In the world of wood carving, chip carving is most similar to relief carving. Both are worked on flat pieces of wood that retain the same basic dimensions throughout the project rather than being whittled or carved into a different shape. And like relief carving, chip carving removes portions of the original slab or panel to create a 3-D effect. Both are highly decorative, too.
But beyond these similarities, chip carving diverges from relief carving --and from other types of wood carving. In the next paragraphs, we explore the purpose, tools and techniques of chip carving and highlight its special attributes.
Why do woodcarvers choose chip carving?
Chip carving is beautiful, distinctive and decorative. Sometimes it’s used to embellish an existing item like a box or a piece of furniture rather than to create something new. But virtually any type of project that can be worked on a flat slab is a possibility.
Common projects for beginners include coasters, nameplates, plaques, and trivets. Whether it’s done on a new piece or a keepsake, chip carving appeals to carvers who appreciate its intricate cuts and distinctive geometric designs.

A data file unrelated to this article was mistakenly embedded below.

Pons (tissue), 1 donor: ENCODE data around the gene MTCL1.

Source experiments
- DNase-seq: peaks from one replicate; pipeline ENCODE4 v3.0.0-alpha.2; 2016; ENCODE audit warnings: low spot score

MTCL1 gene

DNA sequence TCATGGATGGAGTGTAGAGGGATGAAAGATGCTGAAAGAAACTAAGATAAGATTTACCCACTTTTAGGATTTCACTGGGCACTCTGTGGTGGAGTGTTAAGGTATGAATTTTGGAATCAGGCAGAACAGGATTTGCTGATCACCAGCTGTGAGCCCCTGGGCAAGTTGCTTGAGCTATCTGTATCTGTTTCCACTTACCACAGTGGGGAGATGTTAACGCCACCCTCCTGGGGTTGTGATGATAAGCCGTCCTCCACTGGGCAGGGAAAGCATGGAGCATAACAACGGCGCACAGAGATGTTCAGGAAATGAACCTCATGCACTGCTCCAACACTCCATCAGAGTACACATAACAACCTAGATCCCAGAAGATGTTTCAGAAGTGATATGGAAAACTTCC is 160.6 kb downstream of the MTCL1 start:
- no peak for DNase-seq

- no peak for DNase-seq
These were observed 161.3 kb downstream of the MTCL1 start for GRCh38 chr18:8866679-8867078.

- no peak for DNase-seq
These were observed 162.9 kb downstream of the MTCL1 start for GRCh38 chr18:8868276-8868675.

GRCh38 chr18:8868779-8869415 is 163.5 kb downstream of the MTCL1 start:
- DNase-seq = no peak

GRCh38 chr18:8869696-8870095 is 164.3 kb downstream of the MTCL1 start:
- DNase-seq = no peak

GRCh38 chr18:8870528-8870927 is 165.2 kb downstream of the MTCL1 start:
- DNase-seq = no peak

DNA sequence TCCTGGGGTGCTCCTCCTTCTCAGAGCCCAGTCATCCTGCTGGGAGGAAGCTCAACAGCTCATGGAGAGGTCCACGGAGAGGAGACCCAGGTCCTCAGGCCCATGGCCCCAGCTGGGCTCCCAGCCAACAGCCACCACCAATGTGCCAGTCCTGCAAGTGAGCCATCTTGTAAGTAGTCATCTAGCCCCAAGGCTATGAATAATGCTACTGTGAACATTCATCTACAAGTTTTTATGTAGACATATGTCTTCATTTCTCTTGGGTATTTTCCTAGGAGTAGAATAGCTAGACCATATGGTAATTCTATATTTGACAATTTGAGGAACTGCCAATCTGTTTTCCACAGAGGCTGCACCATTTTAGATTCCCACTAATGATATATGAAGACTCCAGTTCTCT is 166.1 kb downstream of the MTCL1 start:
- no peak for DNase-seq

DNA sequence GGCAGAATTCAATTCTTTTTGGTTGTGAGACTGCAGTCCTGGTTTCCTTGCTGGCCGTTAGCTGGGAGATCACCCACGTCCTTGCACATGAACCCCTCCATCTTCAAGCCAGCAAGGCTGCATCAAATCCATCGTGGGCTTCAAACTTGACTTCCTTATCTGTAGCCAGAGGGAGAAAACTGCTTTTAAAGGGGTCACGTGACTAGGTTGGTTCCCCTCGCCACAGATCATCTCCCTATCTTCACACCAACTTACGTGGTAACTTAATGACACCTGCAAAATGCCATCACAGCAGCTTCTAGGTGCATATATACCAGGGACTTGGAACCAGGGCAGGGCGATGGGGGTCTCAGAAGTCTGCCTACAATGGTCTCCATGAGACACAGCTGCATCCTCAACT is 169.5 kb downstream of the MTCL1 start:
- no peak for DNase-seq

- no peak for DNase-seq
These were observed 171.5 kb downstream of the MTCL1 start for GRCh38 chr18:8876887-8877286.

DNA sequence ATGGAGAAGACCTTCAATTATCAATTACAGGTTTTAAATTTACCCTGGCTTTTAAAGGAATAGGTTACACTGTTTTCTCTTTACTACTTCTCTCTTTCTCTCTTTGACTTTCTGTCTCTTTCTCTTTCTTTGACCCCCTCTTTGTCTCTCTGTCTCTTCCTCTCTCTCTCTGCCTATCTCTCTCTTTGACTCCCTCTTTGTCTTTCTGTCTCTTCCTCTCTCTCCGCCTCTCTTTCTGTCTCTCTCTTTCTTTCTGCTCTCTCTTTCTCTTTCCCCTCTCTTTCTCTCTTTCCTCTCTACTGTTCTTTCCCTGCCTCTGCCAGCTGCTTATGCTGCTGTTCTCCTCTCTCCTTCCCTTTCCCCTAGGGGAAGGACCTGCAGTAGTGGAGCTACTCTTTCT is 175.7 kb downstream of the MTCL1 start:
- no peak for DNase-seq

What tools does a chip carver use?
Ask a few expert chip carvers this question, and you’ll get some variation in the answers. Virtually everyone agrees that the bulk of chip carving is done using a single carving knife that has a short blade and very little (or no) bevel. The experts generally agree, too, that:
1) a stab knife is extremely useful for creating a signature chip carving design, and
2) sharpening stones and a strop work well to keep chip carving knives sharp.
Some chip carvers say those are all the tools you’ll need. Anything more is superfluous. Others would include extra knives on their list of tools. A few add chisels or gouges.
One thing is clear, though. You don’t need many tools to create beautiful chip carvings. So, if you’re looking for a carving hobby that requires a minimal outlay for wood carving tools, chip carving is near the top of the list.
Are there different types of chip carving?
Yes. There are two forms of chip carving--geometric and freeform.
Geometric chip carving emphasizes recurring patterns such as decorative borders or rosettes. At the heart of geometric chip carving is the 3-corner (or triangle) cut. When executed correctly, this cut produces a 3-sided, 3-dimensional design that resembles a pyramid.
A few other cuts complement the triangle cut. One is the plunge cut, which goes straight into the wood and is backed gently out. Slicing cuts--both push cuts and pull cuts--are used frequently to separate a chip from the panel and pop it neatly out.
Freeform chip carving is essentially drawing with a knife blade. Curves mingle with straight lines to create a design or tell a story visually.
At first glance, you may think that freeform carving uses different cuts from geometric carving. Look carefully at a freeform chip carving--even a small one--and you’ll notice that all the lines or curves are actually 3-dimensional. That’s because they are all made by slicing away tiny chips of wood.